LOUISVILLE, Ky. (WDRB) -- Out of jail but still defiant, Rowan County clerk Kim Davis returns to work for a potential showdown on Monday.

When he released her from jail, Judge David Bunning ordered Davis not to interfere with the issuance of marriage licenses to same sex couples.

If she defies that order, Davis could very well be right back behind bars, or worse. Less than a week after her fans celebrated Kim Davis release from jail, could she soon return?

Few know for sure what Davis will do when she goes back to work Monday, but signs point to her continued defiance of a court order to issue marriage licenses to same sex couples.

Prior to Davis leaving the jail on Tuesday, her attorney flatly said she will not change her mind.

“She thought about this a long time and prayed about it. And unless her name and her authority is taken off the licenses, she will not allow those licenses to issue under her name or her authority, that authorizes a marriage that's contrary to God's definition of marriage,” said Mat Staver, founder and chairman of the Liberty Counsel.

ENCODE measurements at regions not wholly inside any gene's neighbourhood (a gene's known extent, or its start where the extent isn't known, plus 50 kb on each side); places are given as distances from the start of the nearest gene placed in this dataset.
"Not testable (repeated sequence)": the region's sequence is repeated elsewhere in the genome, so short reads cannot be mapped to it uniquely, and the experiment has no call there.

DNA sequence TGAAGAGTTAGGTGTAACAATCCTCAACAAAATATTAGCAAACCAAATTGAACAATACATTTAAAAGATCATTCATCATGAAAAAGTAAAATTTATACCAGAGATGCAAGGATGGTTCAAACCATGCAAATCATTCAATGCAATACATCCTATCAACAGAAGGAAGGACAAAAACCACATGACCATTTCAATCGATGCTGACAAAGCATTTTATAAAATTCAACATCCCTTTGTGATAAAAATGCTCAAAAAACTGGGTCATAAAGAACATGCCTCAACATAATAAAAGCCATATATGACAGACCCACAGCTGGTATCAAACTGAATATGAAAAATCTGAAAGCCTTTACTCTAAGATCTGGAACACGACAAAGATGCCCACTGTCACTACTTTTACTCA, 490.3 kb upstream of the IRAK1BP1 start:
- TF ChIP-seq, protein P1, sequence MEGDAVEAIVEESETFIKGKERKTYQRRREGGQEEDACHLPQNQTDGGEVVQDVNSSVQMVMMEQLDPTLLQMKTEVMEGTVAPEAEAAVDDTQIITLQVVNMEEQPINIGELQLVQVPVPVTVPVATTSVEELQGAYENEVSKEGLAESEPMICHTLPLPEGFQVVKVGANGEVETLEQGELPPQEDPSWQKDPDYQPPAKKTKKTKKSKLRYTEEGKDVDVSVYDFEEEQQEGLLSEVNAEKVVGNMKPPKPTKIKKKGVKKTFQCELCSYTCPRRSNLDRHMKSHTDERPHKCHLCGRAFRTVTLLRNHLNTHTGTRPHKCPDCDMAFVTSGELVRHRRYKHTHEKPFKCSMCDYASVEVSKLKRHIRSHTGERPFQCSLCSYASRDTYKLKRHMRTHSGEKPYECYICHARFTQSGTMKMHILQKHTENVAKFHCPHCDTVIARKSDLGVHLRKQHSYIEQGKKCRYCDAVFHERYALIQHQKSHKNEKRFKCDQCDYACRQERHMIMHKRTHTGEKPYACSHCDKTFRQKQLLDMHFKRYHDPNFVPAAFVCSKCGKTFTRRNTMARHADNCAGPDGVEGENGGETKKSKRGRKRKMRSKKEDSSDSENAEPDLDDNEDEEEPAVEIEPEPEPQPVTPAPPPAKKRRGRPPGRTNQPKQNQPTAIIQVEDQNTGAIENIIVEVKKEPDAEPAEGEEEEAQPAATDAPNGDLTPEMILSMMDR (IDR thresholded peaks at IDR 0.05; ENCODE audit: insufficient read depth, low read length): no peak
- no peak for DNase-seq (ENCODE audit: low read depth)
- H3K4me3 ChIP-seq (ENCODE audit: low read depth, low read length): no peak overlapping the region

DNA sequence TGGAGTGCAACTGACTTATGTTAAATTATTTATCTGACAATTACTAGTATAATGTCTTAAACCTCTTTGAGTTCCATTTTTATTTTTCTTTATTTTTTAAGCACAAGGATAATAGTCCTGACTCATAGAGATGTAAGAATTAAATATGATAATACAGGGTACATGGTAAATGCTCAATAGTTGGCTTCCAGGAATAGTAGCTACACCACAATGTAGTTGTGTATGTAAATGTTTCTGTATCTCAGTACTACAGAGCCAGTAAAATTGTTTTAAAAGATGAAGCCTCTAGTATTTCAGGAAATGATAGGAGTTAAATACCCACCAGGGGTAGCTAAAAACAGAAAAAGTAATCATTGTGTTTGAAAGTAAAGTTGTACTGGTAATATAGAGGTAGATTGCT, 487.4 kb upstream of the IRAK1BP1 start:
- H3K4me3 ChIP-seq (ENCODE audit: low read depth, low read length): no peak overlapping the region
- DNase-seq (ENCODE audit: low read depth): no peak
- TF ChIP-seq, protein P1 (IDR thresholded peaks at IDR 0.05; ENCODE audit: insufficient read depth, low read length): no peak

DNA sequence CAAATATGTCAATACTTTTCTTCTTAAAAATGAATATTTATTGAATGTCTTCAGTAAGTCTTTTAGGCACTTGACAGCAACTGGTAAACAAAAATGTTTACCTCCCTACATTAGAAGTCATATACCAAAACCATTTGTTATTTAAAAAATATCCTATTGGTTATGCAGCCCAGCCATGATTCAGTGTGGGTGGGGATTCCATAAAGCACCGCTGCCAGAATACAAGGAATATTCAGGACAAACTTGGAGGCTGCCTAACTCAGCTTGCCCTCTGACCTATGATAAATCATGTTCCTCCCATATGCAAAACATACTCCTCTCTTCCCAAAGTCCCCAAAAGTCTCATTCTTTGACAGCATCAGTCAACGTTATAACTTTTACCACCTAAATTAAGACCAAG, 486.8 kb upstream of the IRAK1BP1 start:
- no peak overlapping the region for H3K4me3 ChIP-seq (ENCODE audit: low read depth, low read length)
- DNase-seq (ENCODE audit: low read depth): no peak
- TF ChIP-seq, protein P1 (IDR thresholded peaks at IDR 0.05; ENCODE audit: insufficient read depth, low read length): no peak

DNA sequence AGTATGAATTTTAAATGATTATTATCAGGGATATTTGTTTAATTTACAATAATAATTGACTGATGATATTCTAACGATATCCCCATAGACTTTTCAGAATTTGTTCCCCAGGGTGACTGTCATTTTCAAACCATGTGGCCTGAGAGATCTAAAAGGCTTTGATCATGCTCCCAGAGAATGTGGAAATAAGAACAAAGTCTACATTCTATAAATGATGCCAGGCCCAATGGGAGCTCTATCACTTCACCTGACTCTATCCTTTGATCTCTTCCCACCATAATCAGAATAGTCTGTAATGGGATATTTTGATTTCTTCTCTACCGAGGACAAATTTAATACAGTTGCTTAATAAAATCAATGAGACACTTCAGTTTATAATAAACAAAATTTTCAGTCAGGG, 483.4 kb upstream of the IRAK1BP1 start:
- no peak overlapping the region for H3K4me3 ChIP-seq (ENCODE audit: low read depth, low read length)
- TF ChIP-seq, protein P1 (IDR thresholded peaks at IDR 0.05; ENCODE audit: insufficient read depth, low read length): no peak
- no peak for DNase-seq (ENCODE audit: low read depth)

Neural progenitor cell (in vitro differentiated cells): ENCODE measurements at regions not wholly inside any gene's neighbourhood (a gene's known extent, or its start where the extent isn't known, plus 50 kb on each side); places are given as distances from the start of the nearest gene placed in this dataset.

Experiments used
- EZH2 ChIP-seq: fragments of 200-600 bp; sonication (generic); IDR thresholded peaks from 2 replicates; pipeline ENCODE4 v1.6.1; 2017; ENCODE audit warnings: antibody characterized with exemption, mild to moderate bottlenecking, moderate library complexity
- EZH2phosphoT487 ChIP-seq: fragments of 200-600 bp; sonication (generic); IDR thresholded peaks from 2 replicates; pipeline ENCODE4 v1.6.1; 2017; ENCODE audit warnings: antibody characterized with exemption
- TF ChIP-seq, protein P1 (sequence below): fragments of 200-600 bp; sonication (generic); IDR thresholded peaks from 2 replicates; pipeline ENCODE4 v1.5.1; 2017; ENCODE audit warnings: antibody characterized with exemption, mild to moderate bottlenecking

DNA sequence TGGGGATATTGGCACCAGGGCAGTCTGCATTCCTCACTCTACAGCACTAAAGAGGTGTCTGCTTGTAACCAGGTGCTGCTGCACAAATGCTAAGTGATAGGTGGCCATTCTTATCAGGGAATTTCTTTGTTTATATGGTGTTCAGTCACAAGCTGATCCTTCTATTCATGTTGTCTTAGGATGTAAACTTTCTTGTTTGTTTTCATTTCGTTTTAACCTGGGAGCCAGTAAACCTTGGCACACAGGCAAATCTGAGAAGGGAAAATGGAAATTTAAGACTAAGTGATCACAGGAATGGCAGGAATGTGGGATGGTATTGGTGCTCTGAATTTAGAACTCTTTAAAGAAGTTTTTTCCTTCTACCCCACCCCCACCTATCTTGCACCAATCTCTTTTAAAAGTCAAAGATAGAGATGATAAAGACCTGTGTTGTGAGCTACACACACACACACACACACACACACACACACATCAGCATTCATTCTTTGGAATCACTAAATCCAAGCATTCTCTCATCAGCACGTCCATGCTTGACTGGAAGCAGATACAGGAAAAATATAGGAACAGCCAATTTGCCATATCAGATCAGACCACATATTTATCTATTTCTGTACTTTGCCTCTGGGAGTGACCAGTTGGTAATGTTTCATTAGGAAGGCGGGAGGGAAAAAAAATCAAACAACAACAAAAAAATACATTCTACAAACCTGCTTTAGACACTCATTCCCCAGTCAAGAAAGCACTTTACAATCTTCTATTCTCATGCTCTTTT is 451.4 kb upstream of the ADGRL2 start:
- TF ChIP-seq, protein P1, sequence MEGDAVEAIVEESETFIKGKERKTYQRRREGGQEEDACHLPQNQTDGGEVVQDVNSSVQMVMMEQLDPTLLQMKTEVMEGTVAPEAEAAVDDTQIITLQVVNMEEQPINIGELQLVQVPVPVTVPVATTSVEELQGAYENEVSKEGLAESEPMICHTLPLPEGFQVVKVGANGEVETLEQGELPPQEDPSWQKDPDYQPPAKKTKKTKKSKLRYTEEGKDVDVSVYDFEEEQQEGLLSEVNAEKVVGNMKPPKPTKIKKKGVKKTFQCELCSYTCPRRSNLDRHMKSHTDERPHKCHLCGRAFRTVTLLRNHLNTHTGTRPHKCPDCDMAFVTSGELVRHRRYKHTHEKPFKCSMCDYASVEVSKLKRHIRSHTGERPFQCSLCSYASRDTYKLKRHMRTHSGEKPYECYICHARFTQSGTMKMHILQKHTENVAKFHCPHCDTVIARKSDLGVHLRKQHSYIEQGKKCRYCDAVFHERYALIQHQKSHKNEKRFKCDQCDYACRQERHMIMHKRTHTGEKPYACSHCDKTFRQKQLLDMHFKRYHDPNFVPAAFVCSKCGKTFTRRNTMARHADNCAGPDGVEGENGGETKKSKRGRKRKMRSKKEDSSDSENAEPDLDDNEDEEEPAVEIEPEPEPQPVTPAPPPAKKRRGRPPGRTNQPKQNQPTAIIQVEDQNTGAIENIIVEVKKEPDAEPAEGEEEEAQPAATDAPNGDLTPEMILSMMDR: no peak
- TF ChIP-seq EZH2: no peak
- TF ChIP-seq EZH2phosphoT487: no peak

University of Louisville  law professor Sam Marcosson says Davis risks putting Judge Bunning in a position of having to show he’s serious.

Marcosson says Judge Bunning could send Davis back to jail, fine her, or both until she complies. Or Bunning could go a step further and put her on trial for criminal charges.

“If that happens, then she goes to jail for up to 6 months, and she has to serve that sentence. The idea is to actually punish her for defying federal law. And it could be that Judge Bunning has in mind going to criminal contempt if she continues to defy his orders on Monday,” said Marcosson.

Marcosson says the Davis case will set an important legal precedent.

“We don't want each public official to be a rule of law unto themselves. That's the problem with Kim Davis' position,” he said.

But Davis' friends seem to have little doubt as to what will happen on Monday.

“I know that Kim Davis, in Judge Bunning's courtroom, was adamant that she would not comply with his orders, not out of disrespect to him, but out of a greater respect to God. Five or six days is not going to change that in my opinion,” Davis supporter Randy Smith told WDRB News on Wednesday.

Marcosson believes the General Assembly can find a way to accommodate the religion of county clerks and the rights of same sex couples. But lawmakers don't meet until January, and that could be too late for Kim Davis.

A group called Oath Keepers, a right-wing group made up of former police and military, says it is coming to Kentucky to provide “security” for Davis in case federal agents try to arrest her.

Copyright 2015 WDRB Media. All rights reserved.